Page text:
- Reuters/Gary Cameron
An Arkansas man on death row may get one last chance at clemency when lawyers present previously undisclosed evidence of severe childhood physical and sexual abuse to the parole board on Monday.
Marcel Wayne Williams, 46, one of 8 Arkansas prisoners sentenced for execution in the month of April, was sentenced to death in 1997 for the rape and murder of a young woman in 1994.
Julie Vandiver, William’s lawyer, filed a new clemency petition for Williams after Arkansas governor Asa Hutchinson signed a declaration in early March to reinstate capital punishment to the state for the first time since 2005.
Williams’ execution date is currently set for April 24.
Vandiver told Business Insider that she is petitioning for a review of Williams’ case based on the fact that the attorneys who represented Williams’ in 1997 did not disclose information about his traumatic past to the jury.
“Nobody ever did what they were supposed to do in Marcel’s case until it was too late,” said Vandiver.
Evidence of Williams’ childhood came to light in 2006, which new attorneys presented to Arkansas judge Leon Holmes. Holmes found that Williams was subject to “every category of traumatic experience that is generally used to describe childhood trauma” and ordered for a review of his case within 120 days.
Williams’ sister, several cousins, and a psychology professor all testified in the case that Williams suffered from an abusive mother, who once poured a pot of boiling water on him and offered “his sexual services to women in their twenties, thirties, and forties, while he was only a child” in exchange for food stamps.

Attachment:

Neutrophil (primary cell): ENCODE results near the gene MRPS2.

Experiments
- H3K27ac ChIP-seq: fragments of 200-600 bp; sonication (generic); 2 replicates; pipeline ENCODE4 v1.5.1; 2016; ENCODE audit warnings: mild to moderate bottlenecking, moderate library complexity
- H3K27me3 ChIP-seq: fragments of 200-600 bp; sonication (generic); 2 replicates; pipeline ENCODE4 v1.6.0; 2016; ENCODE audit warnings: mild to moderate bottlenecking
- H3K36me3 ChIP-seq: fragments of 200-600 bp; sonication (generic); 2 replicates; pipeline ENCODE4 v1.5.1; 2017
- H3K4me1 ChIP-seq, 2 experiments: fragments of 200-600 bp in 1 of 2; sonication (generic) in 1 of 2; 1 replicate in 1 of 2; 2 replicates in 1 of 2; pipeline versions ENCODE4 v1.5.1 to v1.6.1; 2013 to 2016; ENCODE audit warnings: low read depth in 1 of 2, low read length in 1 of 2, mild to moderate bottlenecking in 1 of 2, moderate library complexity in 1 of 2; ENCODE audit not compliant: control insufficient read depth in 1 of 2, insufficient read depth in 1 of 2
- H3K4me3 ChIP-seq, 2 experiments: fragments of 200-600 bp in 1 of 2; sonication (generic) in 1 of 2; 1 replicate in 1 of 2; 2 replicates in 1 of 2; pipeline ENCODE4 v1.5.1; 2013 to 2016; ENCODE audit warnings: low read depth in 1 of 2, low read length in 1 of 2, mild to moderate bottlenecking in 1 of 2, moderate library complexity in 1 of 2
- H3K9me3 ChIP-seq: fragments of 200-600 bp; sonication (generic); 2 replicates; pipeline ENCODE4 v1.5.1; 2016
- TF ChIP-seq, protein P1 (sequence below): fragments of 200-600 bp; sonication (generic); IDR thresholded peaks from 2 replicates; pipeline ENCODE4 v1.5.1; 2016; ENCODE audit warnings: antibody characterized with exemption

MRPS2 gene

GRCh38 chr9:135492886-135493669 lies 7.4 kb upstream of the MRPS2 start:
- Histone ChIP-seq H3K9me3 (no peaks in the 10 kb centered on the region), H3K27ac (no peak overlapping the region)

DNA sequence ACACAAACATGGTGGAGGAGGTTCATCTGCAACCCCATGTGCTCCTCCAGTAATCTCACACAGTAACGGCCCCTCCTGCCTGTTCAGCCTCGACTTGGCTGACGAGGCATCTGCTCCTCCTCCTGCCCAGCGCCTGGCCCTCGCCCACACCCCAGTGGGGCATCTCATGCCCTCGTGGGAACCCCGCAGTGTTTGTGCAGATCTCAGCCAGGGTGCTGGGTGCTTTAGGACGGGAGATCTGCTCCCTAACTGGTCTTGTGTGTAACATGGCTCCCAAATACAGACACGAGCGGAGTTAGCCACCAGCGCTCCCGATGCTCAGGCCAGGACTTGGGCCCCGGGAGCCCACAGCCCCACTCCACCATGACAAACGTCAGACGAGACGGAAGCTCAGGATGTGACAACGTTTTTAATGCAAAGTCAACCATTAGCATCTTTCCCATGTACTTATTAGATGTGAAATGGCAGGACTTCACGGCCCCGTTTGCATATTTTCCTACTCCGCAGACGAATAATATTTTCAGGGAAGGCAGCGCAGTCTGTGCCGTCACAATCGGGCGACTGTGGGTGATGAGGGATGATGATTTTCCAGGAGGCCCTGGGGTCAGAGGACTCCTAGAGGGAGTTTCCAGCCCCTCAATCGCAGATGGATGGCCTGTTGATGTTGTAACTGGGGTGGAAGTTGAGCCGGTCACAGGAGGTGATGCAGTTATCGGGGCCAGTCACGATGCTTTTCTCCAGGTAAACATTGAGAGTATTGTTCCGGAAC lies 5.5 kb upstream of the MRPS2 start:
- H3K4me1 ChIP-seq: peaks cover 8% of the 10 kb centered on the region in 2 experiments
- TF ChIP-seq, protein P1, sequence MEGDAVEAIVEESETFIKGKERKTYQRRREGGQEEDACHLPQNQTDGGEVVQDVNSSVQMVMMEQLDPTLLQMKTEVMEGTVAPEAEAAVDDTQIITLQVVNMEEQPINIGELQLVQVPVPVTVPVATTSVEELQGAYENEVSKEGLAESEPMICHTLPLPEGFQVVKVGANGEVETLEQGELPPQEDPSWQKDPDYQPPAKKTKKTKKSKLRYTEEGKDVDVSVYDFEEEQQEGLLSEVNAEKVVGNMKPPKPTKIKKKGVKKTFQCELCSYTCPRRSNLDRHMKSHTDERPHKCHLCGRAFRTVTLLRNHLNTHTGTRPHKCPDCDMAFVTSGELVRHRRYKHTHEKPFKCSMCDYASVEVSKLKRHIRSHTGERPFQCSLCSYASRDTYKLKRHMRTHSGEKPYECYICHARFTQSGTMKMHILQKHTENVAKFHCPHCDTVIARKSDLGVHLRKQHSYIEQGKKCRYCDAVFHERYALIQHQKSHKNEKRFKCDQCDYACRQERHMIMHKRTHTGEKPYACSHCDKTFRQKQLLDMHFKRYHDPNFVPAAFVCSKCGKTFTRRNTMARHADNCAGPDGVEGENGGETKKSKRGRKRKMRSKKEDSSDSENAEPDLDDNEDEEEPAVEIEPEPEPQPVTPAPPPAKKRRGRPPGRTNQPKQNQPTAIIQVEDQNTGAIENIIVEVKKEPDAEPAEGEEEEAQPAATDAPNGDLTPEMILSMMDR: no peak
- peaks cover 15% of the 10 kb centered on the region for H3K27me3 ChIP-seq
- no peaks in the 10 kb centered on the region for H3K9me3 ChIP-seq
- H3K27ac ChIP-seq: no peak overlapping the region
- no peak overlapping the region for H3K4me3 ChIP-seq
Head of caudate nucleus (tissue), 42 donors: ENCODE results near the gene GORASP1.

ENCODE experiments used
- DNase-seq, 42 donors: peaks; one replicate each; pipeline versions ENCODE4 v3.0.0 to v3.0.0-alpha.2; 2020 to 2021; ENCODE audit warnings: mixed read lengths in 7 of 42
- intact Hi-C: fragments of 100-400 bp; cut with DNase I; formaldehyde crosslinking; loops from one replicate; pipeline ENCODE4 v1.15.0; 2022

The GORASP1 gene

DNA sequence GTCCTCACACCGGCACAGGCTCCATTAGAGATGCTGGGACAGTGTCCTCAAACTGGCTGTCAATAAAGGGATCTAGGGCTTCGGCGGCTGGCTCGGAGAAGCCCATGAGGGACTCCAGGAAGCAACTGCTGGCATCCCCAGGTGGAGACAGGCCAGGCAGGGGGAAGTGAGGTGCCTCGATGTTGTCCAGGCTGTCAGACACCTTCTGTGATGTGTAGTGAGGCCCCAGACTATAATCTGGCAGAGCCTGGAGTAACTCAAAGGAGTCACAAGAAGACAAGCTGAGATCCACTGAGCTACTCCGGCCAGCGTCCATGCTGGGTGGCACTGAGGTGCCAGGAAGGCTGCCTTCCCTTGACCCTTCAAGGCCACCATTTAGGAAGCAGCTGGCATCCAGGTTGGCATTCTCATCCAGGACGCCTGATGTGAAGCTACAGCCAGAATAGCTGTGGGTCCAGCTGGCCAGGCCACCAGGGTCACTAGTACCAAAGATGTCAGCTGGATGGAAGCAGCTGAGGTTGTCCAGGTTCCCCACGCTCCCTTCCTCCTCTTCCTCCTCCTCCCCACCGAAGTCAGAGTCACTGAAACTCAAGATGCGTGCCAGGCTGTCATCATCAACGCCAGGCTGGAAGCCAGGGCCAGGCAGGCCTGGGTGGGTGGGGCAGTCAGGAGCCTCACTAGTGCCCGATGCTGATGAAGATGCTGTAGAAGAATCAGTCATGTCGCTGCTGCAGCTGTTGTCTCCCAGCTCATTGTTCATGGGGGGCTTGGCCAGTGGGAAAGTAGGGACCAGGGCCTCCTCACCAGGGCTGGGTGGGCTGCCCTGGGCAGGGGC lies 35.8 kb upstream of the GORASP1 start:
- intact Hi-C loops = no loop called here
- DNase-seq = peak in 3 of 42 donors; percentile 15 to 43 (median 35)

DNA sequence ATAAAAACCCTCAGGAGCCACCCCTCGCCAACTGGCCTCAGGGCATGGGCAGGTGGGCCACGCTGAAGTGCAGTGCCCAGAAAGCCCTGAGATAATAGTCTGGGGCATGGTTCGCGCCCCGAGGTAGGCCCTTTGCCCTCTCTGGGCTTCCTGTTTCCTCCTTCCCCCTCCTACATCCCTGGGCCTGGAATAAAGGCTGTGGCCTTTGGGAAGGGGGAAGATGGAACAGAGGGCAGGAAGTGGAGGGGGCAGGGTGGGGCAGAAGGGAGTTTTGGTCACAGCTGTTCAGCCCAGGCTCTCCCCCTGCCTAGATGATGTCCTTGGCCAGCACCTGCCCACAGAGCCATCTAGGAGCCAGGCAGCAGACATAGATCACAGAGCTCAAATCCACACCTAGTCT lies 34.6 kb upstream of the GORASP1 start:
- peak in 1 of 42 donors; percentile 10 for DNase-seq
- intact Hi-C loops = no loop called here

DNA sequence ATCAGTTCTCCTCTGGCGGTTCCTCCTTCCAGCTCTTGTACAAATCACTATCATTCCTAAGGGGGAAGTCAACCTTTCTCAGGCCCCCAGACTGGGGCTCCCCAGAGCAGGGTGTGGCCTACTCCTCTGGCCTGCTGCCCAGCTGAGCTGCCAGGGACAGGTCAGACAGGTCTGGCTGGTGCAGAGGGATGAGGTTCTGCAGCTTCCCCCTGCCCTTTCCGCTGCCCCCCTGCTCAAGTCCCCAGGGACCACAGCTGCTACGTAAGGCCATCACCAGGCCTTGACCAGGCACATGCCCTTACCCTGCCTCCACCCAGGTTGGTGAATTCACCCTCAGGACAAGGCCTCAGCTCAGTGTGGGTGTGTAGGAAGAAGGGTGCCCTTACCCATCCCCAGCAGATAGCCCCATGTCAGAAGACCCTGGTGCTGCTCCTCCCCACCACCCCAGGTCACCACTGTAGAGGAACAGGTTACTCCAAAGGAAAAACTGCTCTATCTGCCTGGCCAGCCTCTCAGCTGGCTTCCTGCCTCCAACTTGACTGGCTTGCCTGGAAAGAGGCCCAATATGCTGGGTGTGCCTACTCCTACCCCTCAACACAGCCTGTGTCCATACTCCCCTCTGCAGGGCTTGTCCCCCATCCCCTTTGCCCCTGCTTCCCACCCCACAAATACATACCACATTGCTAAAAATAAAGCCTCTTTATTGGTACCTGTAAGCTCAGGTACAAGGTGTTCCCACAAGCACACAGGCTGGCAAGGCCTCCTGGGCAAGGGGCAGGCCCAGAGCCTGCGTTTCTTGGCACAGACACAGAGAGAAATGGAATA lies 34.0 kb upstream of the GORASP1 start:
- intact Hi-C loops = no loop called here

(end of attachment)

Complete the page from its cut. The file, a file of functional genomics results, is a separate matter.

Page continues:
Williams’ “crimes, and the person he was when he committed them, were truly the result of a cycle of violence and victimization that began long before he was born,” public defender Jason P. Kearney, wrote in the clemency application.
The Eighth Circuit Court of Appeals in St. Louis overruled the Arkansas decision and the US Supreme Court later declined to go over the case.
The crux of Williams’ petition, however, is that the Supreme Court ruled in Wiggins v. Smith in 2003 that counsels must investigate and present mitigating evidence such as Williams’ history of abuse to juries in capital punishment cases.
“Death cases are supposed to have the most heightened standard of review in our justice system,” Vandiver said. “This important evidence about Marcel’s childhood has really evaded review from the courts by no fault of Marcel’s.”
The clemency petition is limited to capital punishment, specifying that Williams accepts his sentence and that he and Vandiver are asking the parole board to recommend imprisonment without the chance of parole on Monday.
In Arkansas, the parole board makes a recommendation, but ultimately the governor has the final say in whether to grant it. Arkansas governor Asa Hutchinson has not commented specifically on the case, though he did push for a revival of executions in the state.
Vandiver said that she is confident that her client has “a very strong case.”